The FRED® Blog

Has US-China decoupling energized American manufacturing?

In recent decades, the US has grown increasingly dependent on imports from China to access a vast variety of goods. The FRED graph above shows Chinese import data: From 1990 through 2016, as China became a globally integrated economy, the US import share from China grew steadily, from close to 2% of aggregate US imports in the late 1980s to close to 22% in 2016.

In recent years, however, policies have been enacted to reduce this dependence on China, as illustrated by the trade war during the Trump administration and the CHIPS and Science Act of 2022. Indeed, the US import share from China has declined from 22% to 14% since 2016.

As the cost of importing Chinese goods has increased, the incentive to produce goods domestically has also increased. So, to what extent is the US-China decoupling leading to a resurgence of American manufacturing? We investigate this question in the FRED graph below, plotting manufacturing investment in structure and equipment, as well as employment and output.

On the one hand, there has been a resurgence of manufacturing investment in structures since 2020. These investments may indicate that American manufacturing overall is indeed resurging, with investments in structures more than doubling in a short period.

On the other hand, output, employment, and investments in equipment haven’t increased in tandem with the growth of investment in structures. We interpret these findings as evidence that American manufacturing may be resurging, but that the resurgence may take time: Investment in structures is time-intensive and precedes the growth of employment and output that results once new manufacturing plants are completed.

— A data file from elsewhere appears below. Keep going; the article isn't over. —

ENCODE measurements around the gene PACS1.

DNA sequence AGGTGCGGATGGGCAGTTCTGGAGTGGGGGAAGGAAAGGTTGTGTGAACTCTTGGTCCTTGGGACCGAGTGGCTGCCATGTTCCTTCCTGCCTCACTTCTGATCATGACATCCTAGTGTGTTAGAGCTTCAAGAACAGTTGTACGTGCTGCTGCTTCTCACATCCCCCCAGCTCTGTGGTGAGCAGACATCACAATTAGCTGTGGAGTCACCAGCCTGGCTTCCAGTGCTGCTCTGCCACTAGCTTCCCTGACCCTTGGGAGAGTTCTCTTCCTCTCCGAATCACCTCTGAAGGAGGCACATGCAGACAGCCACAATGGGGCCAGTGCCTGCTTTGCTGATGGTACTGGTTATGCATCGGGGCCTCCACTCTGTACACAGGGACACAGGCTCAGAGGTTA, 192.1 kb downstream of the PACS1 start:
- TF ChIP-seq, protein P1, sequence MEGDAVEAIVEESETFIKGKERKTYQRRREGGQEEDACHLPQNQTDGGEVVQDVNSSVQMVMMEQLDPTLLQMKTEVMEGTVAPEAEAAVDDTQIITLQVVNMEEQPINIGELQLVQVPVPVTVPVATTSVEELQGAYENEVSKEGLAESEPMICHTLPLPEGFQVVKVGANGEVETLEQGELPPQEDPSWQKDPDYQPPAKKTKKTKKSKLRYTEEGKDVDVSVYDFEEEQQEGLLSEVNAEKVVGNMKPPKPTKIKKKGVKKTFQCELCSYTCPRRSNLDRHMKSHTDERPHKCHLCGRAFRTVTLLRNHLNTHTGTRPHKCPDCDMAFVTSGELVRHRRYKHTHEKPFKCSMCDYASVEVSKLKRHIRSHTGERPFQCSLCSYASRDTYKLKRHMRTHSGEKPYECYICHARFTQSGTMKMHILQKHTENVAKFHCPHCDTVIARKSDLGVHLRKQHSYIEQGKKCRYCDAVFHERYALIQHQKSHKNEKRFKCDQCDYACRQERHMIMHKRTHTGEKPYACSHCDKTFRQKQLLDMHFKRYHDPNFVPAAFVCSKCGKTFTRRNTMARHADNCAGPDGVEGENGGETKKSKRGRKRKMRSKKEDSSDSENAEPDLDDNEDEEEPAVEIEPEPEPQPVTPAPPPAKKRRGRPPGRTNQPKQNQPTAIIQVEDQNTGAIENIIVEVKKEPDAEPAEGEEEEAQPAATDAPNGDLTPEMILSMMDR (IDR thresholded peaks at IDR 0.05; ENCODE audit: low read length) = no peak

How these graphs were created: First graph: Search FRED for and select “U.S. Imports of Goods by Customs Basis from China.” From the “Edit Graph” panel, use “Edit Line 1” to add “U.S. Imports of Goods by Customs Basis from World” to the existing series. Under “Customize data,” type a/b into the formula bar, and click “Apply.” Set “Modify Frequency” to “Annual.”
Second graph: Search FRED for and select “Real private fixed investment: Nonresidential: Structures: Manufacturing/Real Gross Domestic Product.” From the “Edit Graph” panel, use “Add Line” to add “Real Gross Private Domestic Investment: Fixed Investment: Nonresidential: Equipment,” “Manufacturing Sector: Real Sectoral Output for All Workers,” and “All Employees, Manufacturing.” Under the “Edit Line” tab for each of the four lines, change the “Units” to “Index (Scale value to 100 for chosen date)” and enter “2010-01-01” for the base period.

Suggested by Jason Dunn and Fernando Leibovici.